Nintedanib, sold under the brand names Ofev and Vargatef, is an oral medication used for the treatment of idiopathic pulmonary fibrosis and along with other medications for some types of non-small-cell lung cancer.[3]

Clinical data
Trade namesVargatef, Ofev
Other namesBIBF 1120
License data
Routes of
By mouth
ATC code
Legal status
Legal status
  • AU: S4 (Prescription only)
  • US: ℞-only[2]
  • EU: Rx-only[3]
  • In general: ℞ (Prescription only)
Pharmacokinetic data
Protein binding97.8%
MetabolismEsterases, glucuronidation
Elimination half-life10–15 hrs
Excretion93% via faeces
  • Methyl (3Z)-3-{[(4-{methyl[(4-methylpiperazin-1-yl)acetyl]amino}phenyl)amino](phenyl)methylidene}-2-oxo-2,3-dihydro-1H-indole-6-carboxylate
CAS Number
PubChem CID
PDB ligand
ECHA InfoCard100.237.441 Edit this at Wikidata
Chemical and physical data
Molar mass539.636 g·mol−1
3D model (JSmol)
  • COC(=O)c1ccc2c(c1)NC(=O)/C2=C(\Nc1ccc(N(C)C(=O)CN2CCN(C)CC2)cc1)c1ccccc1
  • InChI=1S/C31H33N5O4/c1-34-15-17-36(18-16-34)20-27(37)35(2)24-12-10-23(11-13-24)32-29(21-7-5-4-6-8-21)28-25-14-9-22(31(39)40-3)19-26(25)33-30(28)38/h4-14,19,32H,15-18,20H2,1-3H3,(H,33,38)/b29-28-
 ☒NcheckY (what is this?)  (verify)

In March 2020, it was approved for use in the United States to treat chronic fibrosing (scarring) interstitial lung diseases (ILD) with a progressive phenotype (trait).[4] It is the first treatment for this group of fibrosing lung diseases that worsen over time that was approved by the U.S. Food and Drug Administration (FDA).[4]

Common side effects include abdominal pain, vomiting, and diarrhea.[5] It is a small molecule tyrosine-kinase inhibitor, targeting vascular endothelial growth factor receptor, fibroblast growth factor receptor and platelet derived growth factor receptor.[3]

Ofev was developed by Boehringer Ingelheim. It received U.S. Food and Drug Administration (FDA) approval for use for idiopathic pulmonary fibrosis in 2014 – one of only two drugs available for treating IPF – and numerous studies since have demonstrated its effectiveness in slowing the progressive, terminal lung disease.[6]

Medical usesEdit

Idiopathic pulmonary fibrosisEdit

Nintedanib is used for the treatment of idiopathic pulmonary fibrosis.[7] It has been shown to slow down decrease in forced vital capacity,[8][9] and it also improves people's quality of life.[10] Nintedanib does not improve survival in people with IPF.[11] It interferes with processes like fibroblast proliferation, differentiation and laying down extracellular matrix.[12] The National Institute for Health and Care Excellence (NICE) recommends nintedanib in cases of IPF where the FVC is 50-80% of predicted. NICE recommends discontinuation of therapy if a person's FVC decreases by 10% or more in a 12-month period, indicating disease progression despite treatment.[13]

Lung cancerEdit

It is also used in combination with docetaxel as a second-line treatment for adult patients with locally advanced, metastatic, or locally recurring non-small cell lung cancer of adenocarcinoma histology.[14] It is unclear how this combination compares to other second line agents as the comparisons have not been done as of 2014.[14]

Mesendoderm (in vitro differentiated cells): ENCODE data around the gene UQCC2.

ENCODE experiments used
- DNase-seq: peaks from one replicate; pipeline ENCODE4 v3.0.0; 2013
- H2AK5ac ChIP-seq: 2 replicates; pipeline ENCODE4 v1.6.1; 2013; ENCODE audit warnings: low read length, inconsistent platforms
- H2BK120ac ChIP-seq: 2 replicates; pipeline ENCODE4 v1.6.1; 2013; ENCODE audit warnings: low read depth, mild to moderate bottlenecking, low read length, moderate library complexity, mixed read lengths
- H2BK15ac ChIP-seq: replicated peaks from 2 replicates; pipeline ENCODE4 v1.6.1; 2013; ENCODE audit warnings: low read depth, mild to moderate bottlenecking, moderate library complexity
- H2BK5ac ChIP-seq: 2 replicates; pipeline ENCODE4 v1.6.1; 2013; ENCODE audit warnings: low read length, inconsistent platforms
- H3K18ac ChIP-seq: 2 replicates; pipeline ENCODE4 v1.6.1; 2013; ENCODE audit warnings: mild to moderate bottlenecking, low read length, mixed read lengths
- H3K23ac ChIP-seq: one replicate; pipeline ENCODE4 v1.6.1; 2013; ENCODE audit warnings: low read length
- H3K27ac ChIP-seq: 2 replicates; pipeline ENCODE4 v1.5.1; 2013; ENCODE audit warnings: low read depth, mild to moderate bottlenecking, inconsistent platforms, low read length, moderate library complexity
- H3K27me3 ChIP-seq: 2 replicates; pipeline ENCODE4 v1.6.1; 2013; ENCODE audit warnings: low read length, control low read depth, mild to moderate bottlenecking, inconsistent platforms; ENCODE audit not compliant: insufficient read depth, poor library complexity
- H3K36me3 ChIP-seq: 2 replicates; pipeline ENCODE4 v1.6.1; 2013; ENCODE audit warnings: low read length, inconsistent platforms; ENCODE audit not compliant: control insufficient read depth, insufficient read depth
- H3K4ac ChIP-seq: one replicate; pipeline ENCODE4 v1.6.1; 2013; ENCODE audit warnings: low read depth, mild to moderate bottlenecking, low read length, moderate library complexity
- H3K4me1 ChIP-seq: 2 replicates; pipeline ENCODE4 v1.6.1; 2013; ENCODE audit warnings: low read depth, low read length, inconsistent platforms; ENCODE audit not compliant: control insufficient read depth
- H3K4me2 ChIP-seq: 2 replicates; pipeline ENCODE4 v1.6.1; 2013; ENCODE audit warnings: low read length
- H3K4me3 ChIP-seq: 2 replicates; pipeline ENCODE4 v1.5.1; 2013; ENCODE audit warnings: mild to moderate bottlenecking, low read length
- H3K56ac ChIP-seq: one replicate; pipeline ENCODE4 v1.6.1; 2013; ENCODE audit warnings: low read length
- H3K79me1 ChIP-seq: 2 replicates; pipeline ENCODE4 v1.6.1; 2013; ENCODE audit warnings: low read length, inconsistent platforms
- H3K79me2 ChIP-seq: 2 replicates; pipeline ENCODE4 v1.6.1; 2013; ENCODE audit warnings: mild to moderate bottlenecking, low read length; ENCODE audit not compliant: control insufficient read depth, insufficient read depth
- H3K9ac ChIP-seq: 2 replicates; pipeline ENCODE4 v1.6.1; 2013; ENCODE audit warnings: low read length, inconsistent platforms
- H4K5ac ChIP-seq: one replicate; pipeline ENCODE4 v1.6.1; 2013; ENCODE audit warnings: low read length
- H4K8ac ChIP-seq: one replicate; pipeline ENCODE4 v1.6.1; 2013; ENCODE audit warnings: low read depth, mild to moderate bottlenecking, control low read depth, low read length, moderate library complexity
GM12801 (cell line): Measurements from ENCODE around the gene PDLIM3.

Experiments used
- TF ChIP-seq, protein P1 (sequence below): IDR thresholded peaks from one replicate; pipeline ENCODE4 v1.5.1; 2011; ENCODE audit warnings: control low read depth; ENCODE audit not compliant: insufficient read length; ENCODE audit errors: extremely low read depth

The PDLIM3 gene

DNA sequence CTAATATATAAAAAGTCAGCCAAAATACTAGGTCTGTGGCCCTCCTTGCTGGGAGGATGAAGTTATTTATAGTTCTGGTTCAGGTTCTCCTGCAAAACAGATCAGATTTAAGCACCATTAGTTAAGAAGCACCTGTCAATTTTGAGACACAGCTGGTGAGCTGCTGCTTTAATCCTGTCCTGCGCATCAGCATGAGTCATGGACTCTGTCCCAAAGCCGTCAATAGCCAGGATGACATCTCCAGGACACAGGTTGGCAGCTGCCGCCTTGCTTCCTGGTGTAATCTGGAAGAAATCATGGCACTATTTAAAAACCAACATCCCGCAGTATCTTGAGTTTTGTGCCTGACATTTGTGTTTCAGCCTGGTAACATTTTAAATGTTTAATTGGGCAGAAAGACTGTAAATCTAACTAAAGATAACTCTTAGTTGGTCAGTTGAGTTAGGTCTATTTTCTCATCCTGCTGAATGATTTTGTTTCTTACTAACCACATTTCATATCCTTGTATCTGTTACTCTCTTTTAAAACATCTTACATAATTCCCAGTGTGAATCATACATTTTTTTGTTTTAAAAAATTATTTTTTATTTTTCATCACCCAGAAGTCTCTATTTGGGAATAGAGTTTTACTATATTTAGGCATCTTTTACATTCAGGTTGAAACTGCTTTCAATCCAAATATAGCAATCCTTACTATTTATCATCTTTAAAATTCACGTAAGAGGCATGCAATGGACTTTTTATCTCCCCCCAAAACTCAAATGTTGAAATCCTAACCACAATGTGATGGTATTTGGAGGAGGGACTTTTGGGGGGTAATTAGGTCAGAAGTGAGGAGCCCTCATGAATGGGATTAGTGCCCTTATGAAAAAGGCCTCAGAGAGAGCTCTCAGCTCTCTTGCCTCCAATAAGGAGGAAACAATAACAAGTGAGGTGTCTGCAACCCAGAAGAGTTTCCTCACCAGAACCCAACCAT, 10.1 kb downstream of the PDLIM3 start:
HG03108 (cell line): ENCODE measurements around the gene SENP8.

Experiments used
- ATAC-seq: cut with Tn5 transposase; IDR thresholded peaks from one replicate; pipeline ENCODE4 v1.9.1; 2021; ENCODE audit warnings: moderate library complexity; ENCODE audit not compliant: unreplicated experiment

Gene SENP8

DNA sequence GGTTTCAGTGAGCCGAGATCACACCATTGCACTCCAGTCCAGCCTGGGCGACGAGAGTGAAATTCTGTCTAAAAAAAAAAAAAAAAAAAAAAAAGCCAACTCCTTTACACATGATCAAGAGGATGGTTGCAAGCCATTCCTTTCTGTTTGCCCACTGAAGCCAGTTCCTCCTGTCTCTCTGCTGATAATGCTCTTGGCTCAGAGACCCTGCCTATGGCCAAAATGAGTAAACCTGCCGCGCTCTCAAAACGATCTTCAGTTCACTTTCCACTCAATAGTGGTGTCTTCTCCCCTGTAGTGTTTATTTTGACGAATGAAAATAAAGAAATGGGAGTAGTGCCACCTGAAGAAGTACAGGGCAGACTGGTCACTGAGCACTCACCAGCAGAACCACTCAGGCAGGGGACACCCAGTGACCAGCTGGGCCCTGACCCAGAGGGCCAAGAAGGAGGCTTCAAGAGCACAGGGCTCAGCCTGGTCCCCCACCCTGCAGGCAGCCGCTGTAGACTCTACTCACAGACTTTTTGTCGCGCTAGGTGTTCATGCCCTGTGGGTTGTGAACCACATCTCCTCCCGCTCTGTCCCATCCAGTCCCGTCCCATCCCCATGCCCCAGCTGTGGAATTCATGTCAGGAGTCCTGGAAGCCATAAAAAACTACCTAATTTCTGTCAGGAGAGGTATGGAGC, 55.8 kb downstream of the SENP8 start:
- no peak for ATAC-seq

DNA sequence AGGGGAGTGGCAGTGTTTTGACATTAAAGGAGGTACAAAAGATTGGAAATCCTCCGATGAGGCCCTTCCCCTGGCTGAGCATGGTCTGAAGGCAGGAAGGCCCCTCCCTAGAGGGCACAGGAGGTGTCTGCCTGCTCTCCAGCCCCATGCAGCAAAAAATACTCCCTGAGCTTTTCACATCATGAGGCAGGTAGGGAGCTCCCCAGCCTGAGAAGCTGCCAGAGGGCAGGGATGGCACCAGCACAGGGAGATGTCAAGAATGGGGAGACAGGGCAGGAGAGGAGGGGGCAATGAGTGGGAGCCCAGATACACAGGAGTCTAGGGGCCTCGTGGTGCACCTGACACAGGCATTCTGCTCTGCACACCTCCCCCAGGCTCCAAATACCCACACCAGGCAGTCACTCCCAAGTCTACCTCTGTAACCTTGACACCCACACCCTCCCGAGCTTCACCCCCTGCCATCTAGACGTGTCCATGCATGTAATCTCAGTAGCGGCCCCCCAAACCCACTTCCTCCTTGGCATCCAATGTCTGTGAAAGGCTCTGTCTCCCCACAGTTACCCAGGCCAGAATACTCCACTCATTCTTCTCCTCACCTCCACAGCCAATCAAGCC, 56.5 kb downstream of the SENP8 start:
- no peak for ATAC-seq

Nintedanib is contraindicated in patients with known hypersensitivity to nintedanib, peanut or soya.[15] Nintedanib has not been tested in patients with moderate to severe impairment of liver function. Given that the drug is metabolised in the liver, it may not be safe in such patients.[16] Nintedanib can be used in geriatric population without any dose modifications. It has not been studied in paediatric populations and hence cannot be given in patients below 18 years of age. It is also contraindicated in pregnancy[15]

Adverse effectsEdit

Common side effects noted with nintedanib include anorexia, nausea, vomiting, diarrhea, abdominal pain, gastrointestinal perforation, weight loss, arterial thromboembolism (including myocardial infarction), bleeding, hypothyroidism, elevated liver enzymes, and headache. Gastrointestinal side effects are decreased when nintedanib is co-administered with food.[13]

Side effects observed with nintedanib were worse with a higher dose. For this reason, subsequent trials have used an equally clinically effective lower dose.[17][18][19][20][21][22][23][24][25]


Mechanism of actionEdit

Nintedanib competitively inhibits both nonreceptor tyrosine kinases (nRTKs) and receptor tyrosine kinases (RTKs). NRTK targets of nintedanib include Lck, Lyn, and Src. RTK targets of nintedanib include platelet-derived growth factor receptor (PDGFR) α and β; fibroblast growth factor receptor (FGFR) 1, 2, and 3; vascular endothelial growth factor receptor (VEGFR) 1, 2, and 3; and FLT3. Its use in IPF is predicated on its inhibition of PDGFR, FGFR, and VEGFR, which increase fibroblast proliferation, migration, and transformation.[13]


BIBF 1202, the main metabolite of nintedanib

Only a small percentage of orally taken nintedanib is absorbed in the gut, partially due to transport proteins (such as P-glycoprotein) moving the substance back into the lumen. Combined with a high first-pass effect, this results in an oral bioavailability of about 4.7% with a 100 mg tablet.[26][15][16] The drug reaches peak plasma levels in 2 to 4 hours after oral intake in the form of a soft gelatin capsule.[15]

Nintedanib is mainly inactivated by esterases that cleave the methyl ester, resulting in the free carboxylic acid form, which is then glucuronidated by uridinediphosphate-glucuronosyltransferases and excreted mostly via the bile and faeces. No relevant cytochrome P450 mediated metabolism has been observed.[16]